The Mail and Guardian is fairly conservative in the number of images that they publish (not in their ideology mind you which is probably leaning towards the liberal), so I clicked through to another news site, News 24, which more openly gathers its funding from advertising rather than print sales. As soon as this page loaded I was able to count 76 different images on the landing page of the site. Clicking on a financial article (not exactly image rich reading one would think) revealed another 12 images of which only 1 applied to the article itself (a rather poor image of the SA president wearing a hard hat and wandering past a technician with closed eyes).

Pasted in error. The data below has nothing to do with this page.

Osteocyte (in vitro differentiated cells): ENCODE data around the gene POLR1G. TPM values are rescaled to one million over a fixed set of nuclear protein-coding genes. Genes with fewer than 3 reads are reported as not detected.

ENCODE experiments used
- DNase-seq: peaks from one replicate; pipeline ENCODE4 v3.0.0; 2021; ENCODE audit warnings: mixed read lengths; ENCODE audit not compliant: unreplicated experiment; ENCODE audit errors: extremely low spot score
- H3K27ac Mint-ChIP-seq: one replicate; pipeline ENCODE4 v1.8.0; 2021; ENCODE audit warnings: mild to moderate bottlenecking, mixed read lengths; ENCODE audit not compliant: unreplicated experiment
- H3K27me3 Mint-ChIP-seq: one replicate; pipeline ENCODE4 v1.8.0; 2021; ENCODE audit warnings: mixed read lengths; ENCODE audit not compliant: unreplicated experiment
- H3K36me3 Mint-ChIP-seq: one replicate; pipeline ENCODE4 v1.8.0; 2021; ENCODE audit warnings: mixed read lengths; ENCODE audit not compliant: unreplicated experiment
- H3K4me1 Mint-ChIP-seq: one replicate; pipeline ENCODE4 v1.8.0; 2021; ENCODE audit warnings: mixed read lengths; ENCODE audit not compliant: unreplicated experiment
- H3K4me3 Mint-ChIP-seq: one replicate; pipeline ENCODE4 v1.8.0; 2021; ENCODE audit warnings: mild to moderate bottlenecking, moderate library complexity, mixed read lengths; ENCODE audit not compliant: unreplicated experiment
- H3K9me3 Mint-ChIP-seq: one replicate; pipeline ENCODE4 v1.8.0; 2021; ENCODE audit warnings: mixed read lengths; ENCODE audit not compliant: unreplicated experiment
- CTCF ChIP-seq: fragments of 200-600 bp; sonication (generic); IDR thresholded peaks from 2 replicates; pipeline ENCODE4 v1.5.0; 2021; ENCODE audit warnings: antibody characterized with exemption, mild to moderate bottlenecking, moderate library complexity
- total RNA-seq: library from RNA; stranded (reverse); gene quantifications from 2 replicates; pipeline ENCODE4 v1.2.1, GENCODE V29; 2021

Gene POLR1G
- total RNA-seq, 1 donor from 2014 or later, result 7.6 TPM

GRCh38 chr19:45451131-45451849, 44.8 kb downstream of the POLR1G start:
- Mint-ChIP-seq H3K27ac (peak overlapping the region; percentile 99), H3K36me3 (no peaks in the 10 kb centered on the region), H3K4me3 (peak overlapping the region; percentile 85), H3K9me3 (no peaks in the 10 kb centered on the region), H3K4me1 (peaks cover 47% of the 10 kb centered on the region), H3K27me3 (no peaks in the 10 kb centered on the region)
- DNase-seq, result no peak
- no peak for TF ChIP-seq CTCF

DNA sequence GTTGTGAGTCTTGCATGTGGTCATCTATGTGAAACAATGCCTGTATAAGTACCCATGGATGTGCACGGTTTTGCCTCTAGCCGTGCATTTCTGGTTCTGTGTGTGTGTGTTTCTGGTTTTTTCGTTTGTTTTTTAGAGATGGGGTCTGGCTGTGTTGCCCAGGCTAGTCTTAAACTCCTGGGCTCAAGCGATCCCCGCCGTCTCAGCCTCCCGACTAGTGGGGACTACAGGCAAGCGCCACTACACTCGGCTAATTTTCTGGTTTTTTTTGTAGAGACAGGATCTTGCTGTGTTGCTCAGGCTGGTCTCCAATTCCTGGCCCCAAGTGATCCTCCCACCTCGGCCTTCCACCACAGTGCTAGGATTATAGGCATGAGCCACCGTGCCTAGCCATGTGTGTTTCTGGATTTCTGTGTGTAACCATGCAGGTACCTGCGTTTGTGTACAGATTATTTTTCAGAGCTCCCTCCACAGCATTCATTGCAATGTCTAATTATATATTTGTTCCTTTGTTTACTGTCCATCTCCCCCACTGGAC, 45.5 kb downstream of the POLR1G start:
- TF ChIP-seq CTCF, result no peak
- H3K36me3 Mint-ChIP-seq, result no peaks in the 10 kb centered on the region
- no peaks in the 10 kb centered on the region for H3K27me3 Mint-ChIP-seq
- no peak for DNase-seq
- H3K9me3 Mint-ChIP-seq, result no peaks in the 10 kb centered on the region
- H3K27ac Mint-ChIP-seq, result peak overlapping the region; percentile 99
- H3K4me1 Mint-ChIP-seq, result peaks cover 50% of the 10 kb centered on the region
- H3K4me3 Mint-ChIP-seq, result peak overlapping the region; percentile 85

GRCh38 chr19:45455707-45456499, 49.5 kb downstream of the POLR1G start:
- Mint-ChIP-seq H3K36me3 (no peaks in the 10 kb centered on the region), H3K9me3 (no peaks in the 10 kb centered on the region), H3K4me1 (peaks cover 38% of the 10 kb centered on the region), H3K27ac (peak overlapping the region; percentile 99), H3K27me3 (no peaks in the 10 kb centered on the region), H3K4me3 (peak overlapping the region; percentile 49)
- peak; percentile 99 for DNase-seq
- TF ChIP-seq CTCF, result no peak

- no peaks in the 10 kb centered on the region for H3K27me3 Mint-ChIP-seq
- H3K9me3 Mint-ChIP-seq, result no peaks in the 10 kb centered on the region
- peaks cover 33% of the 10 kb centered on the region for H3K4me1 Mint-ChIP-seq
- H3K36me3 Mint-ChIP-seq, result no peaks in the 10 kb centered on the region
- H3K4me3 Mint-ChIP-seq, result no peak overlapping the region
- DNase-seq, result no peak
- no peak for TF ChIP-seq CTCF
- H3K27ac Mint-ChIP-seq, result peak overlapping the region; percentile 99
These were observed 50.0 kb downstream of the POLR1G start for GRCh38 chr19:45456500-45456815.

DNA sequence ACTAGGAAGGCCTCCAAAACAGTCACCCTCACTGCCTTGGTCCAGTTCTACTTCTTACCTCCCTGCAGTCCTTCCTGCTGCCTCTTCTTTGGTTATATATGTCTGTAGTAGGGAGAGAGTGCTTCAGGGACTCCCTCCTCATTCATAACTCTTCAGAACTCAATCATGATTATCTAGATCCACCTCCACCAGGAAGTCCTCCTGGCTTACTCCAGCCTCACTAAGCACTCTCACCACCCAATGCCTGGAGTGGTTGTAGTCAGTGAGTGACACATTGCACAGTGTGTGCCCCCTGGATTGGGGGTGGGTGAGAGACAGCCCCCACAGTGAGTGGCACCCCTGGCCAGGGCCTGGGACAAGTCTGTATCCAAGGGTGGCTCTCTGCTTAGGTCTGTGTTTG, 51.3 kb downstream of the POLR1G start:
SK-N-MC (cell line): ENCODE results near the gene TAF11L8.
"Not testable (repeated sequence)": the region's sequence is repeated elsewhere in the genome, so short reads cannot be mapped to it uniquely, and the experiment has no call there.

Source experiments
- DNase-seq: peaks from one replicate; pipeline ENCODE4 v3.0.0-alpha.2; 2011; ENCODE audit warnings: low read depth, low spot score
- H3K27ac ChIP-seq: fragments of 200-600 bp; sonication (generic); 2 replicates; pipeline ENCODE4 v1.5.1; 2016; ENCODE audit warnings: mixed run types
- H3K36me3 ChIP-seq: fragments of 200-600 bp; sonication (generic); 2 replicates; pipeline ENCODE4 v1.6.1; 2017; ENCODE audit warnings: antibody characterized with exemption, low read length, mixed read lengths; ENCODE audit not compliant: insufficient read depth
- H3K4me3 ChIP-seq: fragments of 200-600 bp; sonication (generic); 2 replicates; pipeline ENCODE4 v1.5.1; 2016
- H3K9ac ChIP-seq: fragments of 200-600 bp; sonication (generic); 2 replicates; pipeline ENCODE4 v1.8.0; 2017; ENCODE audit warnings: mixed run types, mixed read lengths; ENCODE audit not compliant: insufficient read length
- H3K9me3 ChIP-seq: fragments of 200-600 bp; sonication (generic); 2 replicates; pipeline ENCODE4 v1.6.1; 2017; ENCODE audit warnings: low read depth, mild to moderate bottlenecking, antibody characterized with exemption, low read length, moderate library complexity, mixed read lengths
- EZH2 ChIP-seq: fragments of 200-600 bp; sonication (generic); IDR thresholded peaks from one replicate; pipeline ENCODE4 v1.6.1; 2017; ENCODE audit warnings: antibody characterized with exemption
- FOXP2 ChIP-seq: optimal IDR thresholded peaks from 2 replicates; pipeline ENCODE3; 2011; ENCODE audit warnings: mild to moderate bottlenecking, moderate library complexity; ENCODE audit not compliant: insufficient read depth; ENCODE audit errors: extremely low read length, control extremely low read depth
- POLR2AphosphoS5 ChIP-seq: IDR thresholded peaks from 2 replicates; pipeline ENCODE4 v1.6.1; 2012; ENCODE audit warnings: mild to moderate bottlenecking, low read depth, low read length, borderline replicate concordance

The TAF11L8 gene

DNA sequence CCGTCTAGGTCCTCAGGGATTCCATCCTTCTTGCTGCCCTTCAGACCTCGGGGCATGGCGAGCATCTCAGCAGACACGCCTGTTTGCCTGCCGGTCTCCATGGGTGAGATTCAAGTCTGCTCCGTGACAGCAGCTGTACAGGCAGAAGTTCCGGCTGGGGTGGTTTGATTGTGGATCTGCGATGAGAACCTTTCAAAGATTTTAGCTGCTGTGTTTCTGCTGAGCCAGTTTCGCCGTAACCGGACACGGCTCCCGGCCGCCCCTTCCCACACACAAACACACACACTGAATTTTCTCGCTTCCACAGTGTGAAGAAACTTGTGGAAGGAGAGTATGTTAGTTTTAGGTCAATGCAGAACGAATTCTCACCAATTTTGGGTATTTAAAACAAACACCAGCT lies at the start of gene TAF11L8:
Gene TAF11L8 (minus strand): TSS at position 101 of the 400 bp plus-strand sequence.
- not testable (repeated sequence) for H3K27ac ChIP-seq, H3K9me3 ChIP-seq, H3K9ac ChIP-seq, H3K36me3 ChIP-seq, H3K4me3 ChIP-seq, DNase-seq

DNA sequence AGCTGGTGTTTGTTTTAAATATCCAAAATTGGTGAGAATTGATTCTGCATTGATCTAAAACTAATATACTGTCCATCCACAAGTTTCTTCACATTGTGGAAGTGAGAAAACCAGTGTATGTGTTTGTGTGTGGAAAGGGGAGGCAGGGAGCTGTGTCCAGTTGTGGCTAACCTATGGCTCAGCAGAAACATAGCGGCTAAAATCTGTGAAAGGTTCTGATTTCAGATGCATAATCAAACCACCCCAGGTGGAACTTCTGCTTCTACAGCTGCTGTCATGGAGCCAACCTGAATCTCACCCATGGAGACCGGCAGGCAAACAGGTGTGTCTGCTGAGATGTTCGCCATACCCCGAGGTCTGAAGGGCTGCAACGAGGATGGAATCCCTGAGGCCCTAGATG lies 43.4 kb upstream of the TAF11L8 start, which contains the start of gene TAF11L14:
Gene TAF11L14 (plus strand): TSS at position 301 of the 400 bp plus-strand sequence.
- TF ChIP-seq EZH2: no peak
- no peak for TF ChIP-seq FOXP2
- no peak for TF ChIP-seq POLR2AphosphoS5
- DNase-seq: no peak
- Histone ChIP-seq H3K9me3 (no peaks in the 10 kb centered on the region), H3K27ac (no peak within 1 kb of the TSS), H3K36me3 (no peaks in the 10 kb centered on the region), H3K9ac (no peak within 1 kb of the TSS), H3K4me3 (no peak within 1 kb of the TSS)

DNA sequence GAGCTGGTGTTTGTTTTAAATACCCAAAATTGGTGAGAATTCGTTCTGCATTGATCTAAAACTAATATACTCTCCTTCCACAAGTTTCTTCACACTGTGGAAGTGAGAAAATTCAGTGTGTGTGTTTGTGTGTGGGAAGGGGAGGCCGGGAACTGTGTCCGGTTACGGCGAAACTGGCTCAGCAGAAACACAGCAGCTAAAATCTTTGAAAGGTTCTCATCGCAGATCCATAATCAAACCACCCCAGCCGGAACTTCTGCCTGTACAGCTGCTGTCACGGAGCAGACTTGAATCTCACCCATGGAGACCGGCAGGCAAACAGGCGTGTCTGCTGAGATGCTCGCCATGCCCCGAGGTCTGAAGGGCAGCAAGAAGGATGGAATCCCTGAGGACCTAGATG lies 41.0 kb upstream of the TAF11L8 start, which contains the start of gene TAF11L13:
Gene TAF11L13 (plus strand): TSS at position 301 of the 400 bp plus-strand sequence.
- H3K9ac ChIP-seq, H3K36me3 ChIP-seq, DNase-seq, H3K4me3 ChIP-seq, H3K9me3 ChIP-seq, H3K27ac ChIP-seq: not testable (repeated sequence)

Quite possibly we will eventually see a change in attitude towards well thought out and crafted images as being valuable in their own right. Admittedly I am doubtful of this. I certainly believe that there is artistic, financial value in images, but as long as the the people consuming those images believe in the ease and inexpensive nature of creating those images (whether this is true or not is immaterial - it is perception rather than reality that governs value of craft and art), then the overall value of imagery will remain low. At least in the past, with film images, value was ascribed in hindsight. Now, with the plethora of photographers and recording devices out there, this too is doubtful.